Starting Monday, we're delving into the necessary evil of New York City shared living with a look at the best ways to pick, kick out and peacefully abide with the grown adult who sleeps in the room next door.
Stay tuned for our first-ever Roommates Week from Monday, July 28 to Friday, Aug. 1. And in the meantime, send us your questions, tips, yarns and anything else inspired by the fun and frustration of living with someone else. Drop us a line or send us a message on Facebook or Twitter.
Coney Island is more than just carnival rides and fried foods.
Coney Island—birthplace of Nathan's, and land of carnival rides, boardwalks and beaches—is also home to thousands of New Yorkers. On the other side of the amusement park, you'll find low-rise buildings, mom-and-pop stores, and several large public housing developments.
A low-lying area, it was flooded during Sandy, but the city and local developers have been working to repair the damage. In fact, Coney Island is undergoing a transformation—its own version of hipster-ification, if you will—with the installation of sleek new roller coasters, a planned 5,000-seat amphitheater and a new brewery for the neighborhood's namesake beer.
But what's it like to live there year-round? We spoke to residents to find out what life is really like in the "People's Playground."
Removable wallpaper can bring life to your walls--without riling up your landlord
Here's the promise of temporary wallpaper: you buy it for less than traditional wall coverings, remove it from its backing like a sticker, affix it to your wall and, presto, your walls are enlivened, easy. And when it’s time to move, all you have to do is peel it off the wall. No muss, no fuss, no landlord’s permission necessary.
The parent of a musician is hoping to find an apartment before her daughter comes to the city. Is it do-able?
We often receive emails from readers asking for help in navigating their own real estate crises. In Realty Bites, we try to get them answers.
A reader recently wrote in hoping to rent an apartment for her daughter, who's moving here in a month and a half to study music.
"My daughter will be a grad student at Juilliard in the fall, and she will be away all summer. Is it possible for me to come to New York, work with a broker, apply for an apartment, pay the deposit, then overnight the lease to her for signing? If this is possible, when should I come to New York to find an apartment for a September 1st move-in date? I will be her guarantor, and I have already gone through this process with a previous New York apartment."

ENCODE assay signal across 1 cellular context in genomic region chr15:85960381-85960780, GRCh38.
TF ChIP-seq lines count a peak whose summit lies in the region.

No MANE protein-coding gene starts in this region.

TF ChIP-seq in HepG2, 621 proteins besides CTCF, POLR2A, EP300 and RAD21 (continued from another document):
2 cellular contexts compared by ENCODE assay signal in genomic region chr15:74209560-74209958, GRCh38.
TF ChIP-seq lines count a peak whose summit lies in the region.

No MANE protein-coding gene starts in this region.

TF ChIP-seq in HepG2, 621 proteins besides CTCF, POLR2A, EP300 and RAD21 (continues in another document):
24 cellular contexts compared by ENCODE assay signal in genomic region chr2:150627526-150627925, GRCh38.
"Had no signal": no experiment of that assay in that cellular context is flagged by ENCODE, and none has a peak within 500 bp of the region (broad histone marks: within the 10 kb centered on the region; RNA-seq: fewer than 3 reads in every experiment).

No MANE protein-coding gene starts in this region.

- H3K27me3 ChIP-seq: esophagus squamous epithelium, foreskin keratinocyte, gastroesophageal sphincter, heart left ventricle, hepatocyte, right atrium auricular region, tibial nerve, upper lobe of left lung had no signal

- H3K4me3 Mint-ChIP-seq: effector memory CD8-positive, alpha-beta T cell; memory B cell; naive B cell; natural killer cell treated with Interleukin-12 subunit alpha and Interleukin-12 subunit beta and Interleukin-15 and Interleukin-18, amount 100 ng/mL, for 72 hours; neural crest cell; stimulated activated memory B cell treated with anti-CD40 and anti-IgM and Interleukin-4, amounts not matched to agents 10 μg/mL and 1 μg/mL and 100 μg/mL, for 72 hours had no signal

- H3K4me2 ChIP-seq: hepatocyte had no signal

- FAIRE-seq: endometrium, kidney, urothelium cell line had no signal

Working around an ancient-looking fixture is easier than you'd think.
At some point or another, we've all lived in a rental with a lighting scheme that makes us feel like we're either at the DMV or a haunted house. Mercifully, there are still plenty of options for those of us with security deposits to keep intact, and as we've said before, a lighting upgrade is one of the quickest, easiest decorating fixes you can make. Apartment Therapy has also rounded up some of the best (and most achievable) lighting DIYs from around the web to spruce up all manner of lighting woes. Get your glue guns ready:
Even if your building bans pets, you may have to bend the rules for an apartment dweller with a mental or physical disability, from cancer to blindness to anxiety. Federal, state and city laws require that building owners and landlords accommodate tenants who need service animals, even for emotional support.
Looking to say goodbye to your current landlord and the expensive gauntlet of pricey broker's fees? Check out the listings at Naked Apartments to see a variety of no-fee and low-fee apartments with broker’s fees that top out at 9 percent (versus the typical 12 to 15 percent). We've rounded up current options in all five boroughs and in a variety of price ranges, and you can also search Naked Apartments by “no-fee” or “low-fee” to see more.
The Real Estate Survival Guide for NYC Buyers, Sellers, Renters & Dwellers
As New York City's most popular and trusted source of real estate advice, BrickUnderground speaks directly to 200,000 monthly unique visitors seeking solutions to their NYC real-estate and aparment-dwelling needs. read more»